Background: Nationally, sudden infant death syndrome (SIDS) is the leading cause of death among babies 1 to 12 months of age, and many of these deaths are a result of sleep-related accidental suffocation while in an unsafe sleeping environment.
Local Problem: Baseline data from a chart audit at a rural clinic showed that only 80% of parents were placing infants on their backs for sleep, and there was no standardization among providers for teaching safe sleep practices. The aim of this project was to implement right care for SIDS prevention at newborn wellness visits 80% of the time within 90 days.
Methods: This rapid-cycle quality improvement project used four plan-do-study-act cycles that included tests of change related to team engagement, screening, intervention and referral to treat. Data were analyzed using run charts to evaluate the impact of interventions on outcomes.
Interventions: Weekly staff meetings were held for team engagement, a safe sleep checklist for screening for SIDS, a shared decision making tool was utilized for patient engagement, and a follow-up phone log for referral to treat.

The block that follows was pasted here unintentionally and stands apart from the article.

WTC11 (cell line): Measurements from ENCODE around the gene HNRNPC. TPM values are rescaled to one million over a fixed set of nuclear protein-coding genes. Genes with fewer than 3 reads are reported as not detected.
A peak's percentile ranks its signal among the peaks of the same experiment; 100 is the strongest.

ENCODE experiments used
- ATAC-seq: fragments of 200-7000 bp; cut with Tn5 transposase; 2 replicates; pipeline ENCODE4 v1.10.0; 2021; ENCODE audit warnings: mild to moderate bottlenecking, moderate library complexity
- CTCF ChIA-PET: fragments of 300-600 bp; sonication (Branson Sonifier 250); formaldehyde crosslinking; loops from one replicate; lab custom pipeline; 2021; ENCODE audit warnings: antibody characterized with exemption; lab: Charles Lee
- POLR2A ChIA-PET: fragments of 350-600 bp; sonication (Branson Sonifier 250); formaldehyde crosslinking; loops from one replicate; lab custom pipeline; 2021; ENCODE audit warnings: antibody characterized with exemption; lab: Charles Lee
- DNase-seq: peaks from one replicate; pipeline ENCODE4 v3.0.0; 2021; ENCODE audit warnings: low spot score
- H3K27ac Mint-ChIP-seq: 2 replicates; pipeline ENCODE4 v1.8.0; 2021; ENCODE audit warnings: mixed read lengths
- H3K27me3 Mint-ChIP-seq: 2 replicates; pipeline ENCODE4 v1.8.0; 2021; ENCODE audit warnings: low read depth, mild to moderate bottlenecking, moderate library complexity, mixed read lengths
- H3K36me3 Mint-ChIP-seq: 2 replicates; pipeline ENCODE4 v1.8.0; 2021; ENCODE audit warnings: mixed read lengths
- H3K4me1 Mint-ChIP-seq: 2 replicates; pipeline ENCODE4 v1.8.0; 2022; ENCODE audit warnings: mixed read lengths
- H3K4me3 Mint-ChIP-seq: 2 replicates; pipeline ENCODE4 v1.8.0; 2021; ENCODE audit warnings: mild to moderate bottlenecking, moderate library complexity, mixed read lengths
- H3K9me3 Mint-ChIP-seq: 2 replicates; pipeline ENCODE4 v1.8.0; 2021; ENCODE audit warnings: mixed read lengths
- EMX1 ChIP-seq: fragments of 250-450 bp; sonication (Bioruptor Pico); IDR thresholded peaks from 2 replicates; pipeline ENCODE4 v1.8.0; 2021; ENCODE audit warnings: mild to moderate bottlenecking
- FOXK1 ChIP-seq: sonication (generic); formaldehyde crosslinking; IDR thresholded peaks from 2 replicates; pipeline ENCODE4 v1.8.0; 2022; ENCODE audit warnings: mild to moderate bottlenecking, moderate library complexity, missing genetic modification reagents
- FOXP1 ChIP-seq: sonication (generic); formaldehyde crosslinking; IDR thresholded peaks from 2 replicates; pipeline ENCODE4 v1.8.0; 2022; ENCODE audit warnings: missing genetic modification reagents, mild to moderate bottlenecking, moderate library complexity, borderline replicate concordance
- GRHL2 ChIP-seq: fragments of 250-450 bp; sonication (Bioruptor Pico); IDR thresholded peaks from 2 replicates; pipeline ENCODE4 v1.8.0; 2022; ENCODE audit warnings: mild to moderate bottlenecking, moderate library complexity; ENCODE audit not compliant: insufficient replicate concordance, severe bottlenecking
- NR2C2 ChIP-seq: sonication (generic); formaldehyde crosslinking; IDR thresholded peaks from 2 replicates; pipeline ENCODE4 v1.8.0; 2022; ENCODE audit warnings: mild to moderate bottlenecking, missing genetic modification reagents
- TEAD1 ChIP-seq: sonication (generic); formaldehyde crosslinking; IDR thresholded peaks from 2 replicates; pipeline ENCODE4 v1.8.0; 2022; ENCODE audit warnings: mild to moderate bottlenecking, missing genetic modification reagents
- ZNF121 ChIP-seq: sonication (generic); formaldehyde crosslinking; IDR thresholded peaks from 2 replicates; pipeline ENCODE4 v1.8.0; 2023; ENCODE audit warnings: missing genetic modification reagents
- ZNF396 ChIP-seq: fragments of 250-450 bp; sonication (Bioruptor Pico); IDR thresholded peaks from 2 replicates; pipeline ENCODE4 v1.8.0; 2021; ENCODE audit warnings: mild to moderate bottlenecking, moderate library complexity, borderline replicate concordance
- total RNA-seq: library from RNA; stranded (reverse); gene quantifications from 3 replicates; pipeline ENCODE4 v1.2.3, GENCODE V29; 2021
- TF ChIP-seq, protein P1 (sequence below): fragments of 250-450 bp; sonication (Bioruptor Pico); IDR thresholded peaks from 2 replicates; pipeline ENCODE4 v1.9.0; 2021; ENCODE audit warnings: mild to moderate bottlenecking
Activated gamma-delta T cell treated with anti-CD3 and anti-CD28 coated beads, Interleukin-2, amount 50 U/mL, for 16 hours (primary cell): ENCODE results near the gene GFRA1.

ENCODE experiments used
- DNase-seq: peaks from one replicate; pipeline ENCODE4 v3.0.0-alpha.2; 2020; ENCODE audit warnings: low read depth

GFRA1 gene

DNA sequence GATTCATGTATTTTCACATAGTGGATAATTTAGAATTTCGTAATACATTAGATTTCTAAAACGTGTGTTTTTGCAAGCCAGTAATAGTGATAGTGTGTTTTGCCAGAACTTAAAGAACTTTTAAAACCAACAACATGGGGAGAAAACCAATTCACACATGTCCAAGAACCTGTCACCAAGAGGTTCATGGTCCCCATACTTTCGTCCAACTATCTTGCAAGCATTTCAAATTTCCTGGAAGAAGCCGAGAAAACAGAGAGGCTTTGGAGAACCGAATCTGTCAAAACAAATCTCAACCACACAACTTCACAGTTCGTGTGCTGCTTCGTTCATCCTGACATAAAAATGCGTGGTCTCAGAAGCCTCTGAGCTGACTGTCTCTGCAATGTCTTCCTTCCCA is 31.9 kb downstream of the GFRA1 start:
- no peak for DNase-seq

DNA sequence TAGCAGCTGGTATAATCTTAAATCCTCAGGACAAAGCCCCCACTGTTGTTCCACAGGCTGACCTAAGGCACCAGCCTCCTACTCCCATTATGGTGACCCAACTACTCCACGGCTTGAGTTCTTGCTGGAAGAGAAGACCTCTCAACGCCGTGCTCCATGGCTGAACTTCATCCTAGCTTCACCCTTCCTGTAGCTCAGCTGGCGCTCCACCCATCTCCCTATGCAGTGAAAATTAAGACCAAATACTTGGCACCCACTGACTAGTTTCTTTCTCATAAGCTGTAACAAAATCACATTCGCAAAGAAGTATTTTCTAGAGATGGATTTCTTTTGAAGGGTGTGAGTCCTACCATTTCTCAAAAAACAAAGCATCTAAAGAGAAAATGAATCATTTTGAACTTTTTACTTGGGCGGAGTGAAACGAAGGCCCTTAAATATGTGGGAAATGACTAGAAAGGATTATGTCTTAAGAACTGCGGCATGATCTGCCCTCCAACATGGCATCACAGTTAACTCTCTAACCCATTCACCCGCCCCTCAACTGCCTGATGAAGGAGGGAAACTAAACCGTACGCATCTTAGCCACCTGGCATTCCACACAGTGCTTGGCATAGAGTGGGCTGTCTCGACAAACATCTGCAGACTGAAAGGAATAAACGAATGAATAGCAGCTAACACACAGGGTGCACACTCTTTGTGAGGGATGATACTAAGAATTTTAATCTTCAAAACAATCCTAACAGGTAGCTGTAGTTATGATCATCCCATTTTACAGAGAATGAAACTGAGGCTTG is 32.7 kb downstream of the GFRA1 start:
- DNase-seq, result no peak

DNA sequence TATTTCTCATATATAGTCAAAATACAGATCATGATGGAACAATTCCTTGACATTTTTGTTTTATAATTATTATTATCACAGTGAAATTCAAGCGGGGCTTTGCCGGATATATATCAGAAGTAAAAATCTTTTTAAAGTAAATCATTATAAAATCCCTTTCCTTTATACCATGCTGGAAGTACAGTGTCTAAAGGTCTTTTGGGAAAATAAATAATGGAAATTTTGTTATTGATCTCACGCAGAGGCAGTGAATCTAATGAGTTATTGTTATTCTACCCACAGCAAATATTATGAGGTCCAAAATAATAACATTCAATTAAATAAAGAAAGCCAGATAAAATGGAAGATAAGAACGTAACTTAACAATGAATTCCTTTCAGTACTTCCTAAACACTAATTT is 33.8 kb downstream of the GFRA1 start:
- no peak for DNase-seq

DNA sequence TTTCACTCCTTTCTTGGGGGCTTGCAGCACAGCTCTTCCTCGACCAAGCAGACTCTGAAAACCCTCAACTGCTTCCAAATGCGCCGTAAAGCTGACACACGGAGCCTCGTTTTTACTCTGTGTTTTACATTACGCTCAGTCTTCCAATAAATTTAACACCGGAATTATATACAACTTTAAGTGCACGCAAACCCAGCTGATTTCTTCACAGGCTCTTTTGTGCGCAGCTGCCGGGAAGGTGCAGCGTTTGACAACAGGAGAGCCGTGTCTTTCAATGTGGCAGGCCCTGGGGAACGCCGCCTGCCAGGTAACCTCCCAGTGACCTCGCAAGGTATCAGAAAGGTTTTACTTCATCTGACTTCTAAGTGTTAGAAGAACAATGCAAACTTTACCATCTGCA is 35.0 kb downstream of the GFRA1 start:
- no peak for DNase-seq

Results: Achieving right care for SIDS prevention was met at 90% over 90-days. The checklist, referral to treat log book, and shared decision making tool were implemented at 100% by the end of the project. Staff were engaged through team meetings with improved Likert scores.
Conclusions: Provider and staff education was significant to the success of this project. Newborns were properly screened for SIDS risk. The project can be replicated in other clinical settings.
Keywords: SIDS, SUID, sudden infant death, cot death, sleep safety, pacifier
Carpenter, C. (2020). A Patient-Centered Right Care Approach to Sudden Infant Death Syndrome Prevention in a Rural Clinic. Journal of Interprofessional Practice and Collaboration, 2(1). Retrieved from https://repository.ulm.edu/ojihp/vol2/iss1/6